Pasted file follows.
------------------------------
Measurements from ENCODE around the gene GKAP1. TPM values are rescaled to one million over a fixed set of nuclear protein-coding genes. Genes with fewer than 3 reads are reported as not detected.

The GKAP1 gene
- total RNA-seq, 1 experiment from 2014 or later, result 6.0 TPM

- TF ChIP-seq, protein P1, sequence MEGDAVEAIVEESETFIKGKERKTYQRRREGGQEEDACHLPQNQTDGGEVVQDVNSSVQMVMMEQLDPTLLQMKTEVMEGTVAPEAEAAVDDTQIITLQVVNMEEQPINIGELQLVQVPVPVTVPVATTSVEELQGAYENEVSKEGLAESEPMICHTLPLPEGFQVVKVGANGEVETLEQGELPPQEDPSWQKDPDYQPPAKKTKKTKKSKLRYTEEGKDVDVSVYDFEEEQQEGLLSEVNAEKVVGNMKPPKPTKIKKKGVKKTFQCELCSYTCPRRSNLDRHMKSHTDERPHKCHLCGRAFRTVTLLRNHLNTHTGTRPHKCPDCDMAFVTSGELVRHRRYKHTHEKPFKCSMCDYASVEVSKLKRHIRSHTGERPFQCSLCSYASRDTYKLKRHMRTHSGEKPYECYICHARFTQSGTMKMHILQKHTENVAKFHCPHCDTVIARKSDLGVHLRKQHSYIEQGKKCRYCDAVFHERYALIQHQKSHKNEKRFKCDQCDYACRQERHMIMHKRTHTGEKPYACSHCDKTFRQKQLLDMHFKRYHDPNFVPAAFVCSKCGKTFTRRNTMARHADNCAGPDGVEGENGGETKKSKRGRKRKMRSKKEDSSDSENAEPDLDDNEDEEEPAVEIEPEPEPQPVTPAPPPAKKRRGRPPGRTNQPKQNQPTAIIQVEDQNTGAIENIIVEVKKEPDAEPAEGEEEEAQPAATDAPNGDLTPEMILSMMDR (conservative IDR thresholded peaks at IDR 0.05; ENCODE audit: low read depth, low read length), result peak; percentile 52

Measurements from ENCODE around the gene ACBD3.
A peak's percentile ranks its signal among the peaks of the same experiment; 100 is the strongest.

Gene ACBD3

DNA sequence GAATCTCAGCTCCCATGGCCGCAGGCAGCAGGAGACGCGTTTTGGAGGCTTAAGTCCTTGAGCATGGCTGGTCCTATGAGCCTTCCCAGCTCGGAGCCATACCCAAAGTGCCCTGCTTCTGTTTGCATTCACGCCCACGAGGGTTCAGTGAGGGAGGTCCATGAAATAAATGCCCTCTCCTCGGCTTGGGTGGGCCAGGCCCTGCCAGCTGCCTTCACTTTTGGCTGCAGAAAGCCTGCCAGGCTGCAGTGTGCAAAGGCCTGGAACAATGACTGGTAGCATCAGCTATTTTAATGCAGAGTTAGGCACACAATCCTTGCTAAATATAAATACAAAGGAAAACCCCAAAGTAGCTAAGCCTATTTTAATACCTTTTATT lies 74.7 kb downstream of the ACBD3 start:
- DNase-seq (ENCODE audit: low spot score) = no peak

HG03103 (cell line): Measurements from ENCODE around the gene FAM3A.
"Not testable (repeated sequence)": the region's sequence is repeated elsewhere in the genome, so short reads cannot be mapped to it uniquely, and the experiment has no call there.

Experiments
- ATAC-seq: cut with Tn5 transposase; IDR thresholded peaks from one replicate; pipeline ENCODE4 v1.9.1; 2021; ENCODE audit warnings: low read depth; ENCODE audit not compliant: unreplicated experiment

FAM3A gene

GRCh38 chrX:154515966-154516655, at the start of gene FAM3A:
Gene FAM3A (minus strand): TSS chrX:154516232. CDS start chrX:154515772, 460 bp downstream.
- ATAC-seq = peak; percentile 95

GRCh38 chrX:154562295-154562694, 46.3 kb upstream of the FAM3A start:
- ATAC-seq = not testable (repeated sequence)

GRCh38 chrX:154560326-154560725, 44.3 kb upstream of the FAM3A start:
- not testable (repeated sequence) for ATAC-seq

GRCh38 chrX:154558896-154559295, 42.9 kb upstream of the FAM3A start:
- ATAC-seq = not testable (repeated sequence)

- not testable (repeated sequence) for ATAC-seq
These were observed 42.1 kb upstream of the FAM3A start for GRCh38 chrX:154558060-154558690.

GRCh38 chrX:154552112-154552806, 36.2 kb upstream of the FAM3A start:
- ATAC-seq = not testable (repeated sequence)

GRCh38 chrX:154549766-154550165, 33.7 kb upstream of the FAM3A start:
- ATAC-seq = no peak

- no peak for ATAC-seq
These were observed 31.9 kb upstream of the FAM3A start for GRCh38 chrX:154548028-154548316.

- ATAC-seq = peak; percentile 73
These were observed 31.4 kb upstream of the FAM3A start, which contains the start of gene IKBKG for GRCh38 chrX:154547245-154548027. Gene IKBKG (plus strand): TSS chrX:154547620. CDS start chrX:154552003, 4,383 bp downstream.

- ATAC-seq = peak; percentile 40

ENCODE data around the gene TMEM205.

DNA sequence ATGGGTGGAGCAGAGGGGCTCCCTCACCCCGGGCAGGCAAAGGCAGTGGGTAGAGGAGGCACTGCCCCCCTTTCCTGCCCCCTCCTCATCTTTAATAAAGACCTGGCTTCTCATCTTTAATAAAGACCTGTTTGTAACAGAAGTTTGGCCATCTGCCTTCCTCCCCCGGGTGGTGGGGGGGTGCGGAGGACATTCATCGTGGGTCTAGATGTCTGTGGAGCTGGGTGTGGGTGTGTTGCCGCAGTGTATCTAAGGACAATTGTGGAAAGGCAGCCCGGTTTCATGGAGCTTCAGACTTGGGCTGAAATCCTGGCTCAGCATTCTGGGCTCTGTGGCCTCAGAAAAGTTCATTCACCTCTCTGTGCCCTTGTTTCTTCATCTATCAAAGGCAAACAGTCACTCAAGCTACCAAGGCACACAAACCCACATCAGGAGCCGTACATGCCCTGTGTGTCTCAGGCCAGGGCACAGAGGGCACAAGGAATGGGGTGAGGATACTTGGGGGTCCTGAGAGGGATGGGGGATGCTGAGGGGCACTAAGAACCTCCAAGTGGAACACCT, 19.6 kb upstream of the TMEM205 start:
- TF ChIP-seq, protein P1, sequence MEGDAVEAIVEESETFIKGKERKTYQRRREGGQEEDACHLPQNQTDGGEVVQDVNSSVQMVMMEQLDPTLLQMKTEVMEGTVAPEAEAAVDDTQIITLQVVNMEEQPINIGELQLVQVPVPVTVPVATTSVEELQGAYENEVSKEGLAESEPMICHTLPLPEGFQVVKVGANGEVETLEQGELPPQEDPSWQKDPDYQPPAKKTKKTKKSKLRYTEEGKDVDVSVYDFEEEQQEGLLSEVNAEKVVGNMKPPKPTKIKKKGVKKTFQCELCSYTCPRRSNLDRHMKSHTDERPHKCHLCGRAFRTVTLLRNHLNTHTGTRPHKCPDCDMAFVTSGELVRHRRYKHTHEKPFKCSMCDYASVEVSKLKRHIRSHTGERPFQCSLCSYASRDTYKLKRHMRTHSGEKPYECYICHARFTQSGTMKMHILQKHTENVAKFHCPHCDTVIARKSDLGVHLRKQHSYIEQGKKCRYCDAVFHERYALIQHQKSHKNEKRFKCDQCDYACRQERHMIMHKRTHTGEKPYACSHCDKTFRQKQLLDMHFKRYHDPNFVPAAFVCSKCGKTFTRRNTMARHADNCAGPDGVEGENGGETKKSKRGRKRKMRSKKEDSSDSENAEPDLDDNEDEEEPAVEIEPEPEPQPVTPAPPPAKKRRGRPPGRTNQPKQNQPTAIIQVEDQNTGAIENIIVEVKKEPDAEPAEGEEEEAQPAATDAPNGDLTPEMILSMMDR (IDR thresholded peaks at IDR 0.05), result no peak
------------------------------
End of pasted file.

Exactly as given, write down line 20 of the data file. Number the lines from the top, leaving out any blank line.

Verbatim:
GRCh38 chrX:154560326-154560725, 44.3 kb upstream of the FAM3A start: